Section : Articles

Dermatology in India

Demographics and Economics

  • India is a populous country with close to 1.3 billion individuals. But contrarily to China it is still growing.
  • Nevertheless, the Gross Domestic Product (GDP) is only US5 trillion (United States US16 trillion) and only 3.9% of GDP expenditure is for healthcare (United States: 17.9%)

Enough dermatologists ?

  • In absolute terms there are 7500 dermatologists
  • However this is for 1.2 billion people, that is one dermatologist for 165000 people (United States: 1 for 40000)
  • But the problem gets even worse when comparing urban and rural settings

Training in Dermatology

  • Like in any country medical and specialty training is very competitive and includes dermatopathology, dermatological surgery, venereal diseases, leprosy and cosmetic dermatology
  • …But in the end, too many embrace a career in cosmetics which reduces even further the availability of medical dermatology.

Skin conditions unique to India

  • India also offers the dermatologist to see a unique set of conditions:
    • Hansen’s disease (leprosy)
    • subcutaneous and deep fungal granulomas
    • ….sometimes culturally influenced:
      • air borne contact dermatitis to Parthenium or Congress grass and mudichood as a reaction to a hair-grooming technique
      • bindi dermatitis: a reaction to adhesives to fix the bindi to the forehead
      • mehendi dermatitis: reaction to the dye used in decorative designs on the skin
      • chemical leucoderma as reactions to plastic products
      • neonatal rashes in reaction to massage oils.

City vs Countryside…the long road ahead

  • In the cities, the result, is that despite being free, public dermatology wards are overcrowded and chaotic as you can’t make an appointment – you simply walk-in
  • In the countryside, the lack of dermatologists means that primary care physicians, gynecologist, pediatricians and non-doctors treat skin conditions. Other than medical treatments, naturopathy, homeopathy and Aurveda are also used.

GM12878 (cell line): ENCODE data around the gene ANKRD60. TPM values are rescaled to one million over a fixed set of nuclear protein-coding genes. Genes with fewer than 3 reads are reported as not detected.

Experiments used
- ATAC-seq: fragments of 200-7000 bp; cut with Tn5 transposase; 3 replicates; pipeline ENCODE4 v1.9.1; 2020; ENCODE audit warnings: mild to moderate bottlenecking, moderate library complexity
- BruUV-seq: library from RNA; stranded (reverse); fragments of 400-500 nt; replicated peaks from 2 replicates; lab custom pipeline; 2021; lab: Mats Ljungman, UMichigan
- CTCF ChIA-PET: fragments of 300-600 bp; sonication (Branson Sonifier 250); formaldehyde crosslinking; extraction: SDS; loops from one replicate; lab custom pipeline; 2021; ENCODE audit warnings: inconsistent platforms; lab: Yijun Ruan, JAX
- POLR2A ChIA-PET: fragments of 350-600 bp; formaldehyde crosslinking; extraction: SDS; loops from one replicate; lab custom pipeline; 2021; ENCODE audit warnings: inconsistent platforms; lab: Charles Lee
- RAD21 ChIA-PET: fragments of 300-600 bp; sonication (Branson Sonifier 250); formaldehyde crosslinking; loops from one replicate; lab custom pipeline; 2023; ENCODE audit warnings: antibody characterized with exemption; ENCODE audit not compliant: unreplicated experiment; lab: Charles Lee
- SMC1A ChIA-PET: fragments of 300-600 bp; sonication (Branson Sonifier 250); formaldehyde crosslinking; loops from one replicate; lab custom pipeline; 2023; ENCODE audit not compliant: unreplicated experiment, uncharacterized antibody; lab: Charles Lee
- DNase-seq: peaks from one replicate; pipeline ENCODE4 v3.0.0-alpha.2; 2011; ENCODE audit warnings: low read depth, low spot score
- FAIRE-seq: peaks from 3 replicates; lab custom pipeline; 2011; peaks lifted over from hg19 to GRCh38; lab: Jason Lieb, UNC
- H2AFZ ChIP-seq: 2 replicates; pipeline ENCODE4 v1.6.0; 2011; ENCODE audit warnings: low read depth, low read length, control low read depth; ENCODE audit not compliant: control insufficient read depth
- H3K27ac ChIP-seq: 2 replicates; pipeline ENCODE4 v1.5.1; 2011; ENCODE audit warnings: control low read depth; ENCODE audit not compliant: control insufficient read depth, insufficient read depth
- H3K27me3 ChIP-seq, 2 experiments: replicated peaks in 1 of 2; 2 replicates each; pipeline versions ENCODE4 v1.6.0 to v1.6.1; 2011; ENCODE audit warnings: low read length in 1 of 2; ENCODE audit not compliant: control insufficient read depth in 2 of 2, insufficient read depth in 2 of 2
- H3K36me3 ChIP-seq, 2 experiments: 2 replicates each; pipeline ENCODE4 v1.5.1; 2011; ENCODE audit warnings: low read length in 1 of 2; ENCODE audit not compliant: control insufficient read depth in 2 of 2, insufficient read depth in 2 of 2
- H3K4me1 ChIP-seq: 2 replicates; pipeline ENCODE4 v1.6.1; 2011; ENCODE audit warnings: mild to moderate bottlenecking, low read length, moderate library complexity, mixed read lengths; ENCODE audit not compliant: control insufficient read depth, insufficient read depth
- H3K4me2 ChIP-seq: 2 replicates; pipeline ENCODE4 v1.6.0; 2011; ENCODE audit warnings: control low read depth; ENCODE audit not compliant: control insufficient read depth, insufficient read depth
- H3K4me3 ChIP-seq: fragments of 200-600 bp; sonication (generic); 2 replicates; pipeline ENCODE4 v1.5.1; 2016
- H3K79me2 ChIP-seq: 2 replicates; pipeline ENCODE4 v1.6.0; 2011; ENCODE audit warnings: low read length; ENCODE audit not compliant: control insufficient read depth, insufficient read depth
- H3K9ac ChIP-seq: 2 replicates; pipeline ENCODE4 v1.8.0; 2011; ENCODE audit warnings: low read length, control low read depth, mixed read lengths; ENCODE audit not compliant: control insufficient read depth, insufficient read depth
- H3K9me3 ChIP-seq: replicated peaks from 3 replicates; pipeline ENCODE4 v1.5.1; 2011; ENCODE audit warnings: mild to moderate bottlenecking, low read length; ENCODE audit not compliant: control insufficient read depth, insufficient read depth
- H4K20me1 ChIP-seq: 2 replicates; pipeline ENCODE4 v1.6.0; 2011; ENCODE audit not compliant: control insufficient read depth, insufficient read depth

• Nothing stops other doctors from doing dermatology as there is a lack of regulation and there is also a Bachelor of Science in Community Health (3 years) for non-doctors.
  • Teledermatology has  been tried. 150 dermatologists use teledermatology (Virtual Skin Clinic) and 1000 patients have been helped using this service. However, the service requires an internet  connection and has to be paid by the patient « out of his pocket »

Incentives to Innovate ?

  • Innovative advances in dermatology are very poor. biologics and « high tech ». Lack of availability and affordability are some reasons.
  • But when it comes to drugs, the problem is clearly the lack of patent protection laws for a drug maker who would like to introduce a drug. A number is compelling, out of the 184 drugs approved in the US between 2001 and 2009, only half have made it to the Indian market 5 years later.

This other article talks about the lack of dermatologists in India and the consequences and steroid abuse: CLICK HERE


Dr Christophe HSU – dermatologist. Geneva, Switzerland

Source of information: Houghton V. Dermatology in India. Dermatology World-December 2014